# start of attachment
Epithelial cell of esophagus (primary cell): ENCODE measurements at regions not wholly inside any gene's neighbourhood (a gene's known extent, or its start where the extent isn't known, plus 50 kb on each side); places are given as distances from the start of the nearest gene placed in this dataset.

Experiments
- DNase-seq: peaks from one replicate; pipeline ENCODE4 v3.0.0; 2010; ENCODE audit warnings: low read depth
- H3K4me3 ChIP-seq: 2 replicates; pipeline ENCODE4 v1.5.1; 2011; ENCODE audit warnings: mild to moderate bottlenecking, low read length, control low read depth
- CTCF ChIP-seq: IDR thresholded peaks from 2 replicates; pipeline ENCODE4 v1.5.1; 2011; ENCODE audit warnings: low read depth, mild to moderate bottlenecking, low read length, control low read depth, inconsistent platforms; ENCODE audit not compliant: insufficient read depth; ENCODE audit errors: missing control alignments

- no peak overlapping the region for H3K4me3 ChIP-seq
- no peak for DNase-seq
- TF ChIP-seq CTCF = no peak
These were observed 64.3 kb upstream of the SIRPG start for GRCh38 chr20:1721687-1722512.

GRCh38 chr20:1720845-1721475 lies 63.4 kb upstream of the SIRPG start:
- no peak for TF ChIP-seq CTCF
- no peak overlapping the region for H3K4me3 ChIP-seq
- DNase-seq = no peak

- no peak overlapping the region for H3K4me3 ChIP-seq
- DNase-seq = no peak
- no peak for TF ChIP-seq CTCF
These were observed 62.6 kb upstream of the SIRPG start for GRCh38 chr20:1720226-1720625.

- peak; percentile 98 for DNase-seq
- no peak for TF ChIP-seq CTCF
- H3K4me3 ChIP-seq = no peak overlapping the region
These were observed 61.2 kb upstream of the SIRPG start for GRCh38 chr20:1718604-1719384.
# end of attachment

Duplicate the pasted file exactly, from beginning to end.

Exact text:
Epithelial cell of esophagus (primary cell): ENCODE measurements at regions not wholly inside any gene's neighbourhood (a gene's known extent, or its start where the extent isn't known, plus 50 kb on each side); places are given as distances from the start of the nearest gene placed in this dataset.

Experiments
- DNase-seq: peaks from one replicate; pipeline ENCODE4 v3.0.0; 2010; ENCODE audit warnings: low read depth
- H3K4me3 ChIP-seq: 2 replicates; pipeline ENCODE4 v1.5.1; 2011; ENCODE audit warnings: mild to moderate bottlenecking, low read length, control low read depth
- CTCF ChIP-seq: IDR thresholded peaks from 2 replicates; pipeline ENCODE4 v1.5.1; 2011; ENCODE audit warnings: low read depth, mild to moderate bottlenecking, low read length, control low read depth, inconsistent platforms; ENCODE audit not compliant: insufficient read depth; ENCODE audit errors: missing control alignments

- no peak overlapping the region for H3K4me3 ChIP-seq
- no peak for DNase-seq
- TF ChIP-seq CTCF = no peak
These were observed 64.3 kb upstream of the SIRPG start for GRCh38 chr20:1721687-1722512.

GRCh38 chr20:1720845-1721475 lies 63.4 kb upstream of the SIRPG start:
- no peak for TF ChIP-seq CTCF
- no peak overlapping the region for H3K4me3 ChIP-seq
- DNase-seq = no peak

- no peak overlapping the region for H3K4me3 ChIP-seq
- DNase-seq = no peak
- no peak for TF ChIP-seq CTCF
These were observed 62.6 kb upstream of the SIRPG start for GRCh38 chr20:1720226-1720625.

- peak; percentile 98 for DNase-seq
- no peak for TF ChIP-seq CTCF
- H3K4me3 ChIP-seq = no peak overlapping the region
These were observed 61.2 kb upstream of the SIRPG start for GRCh38 chr20:1718604-1719384.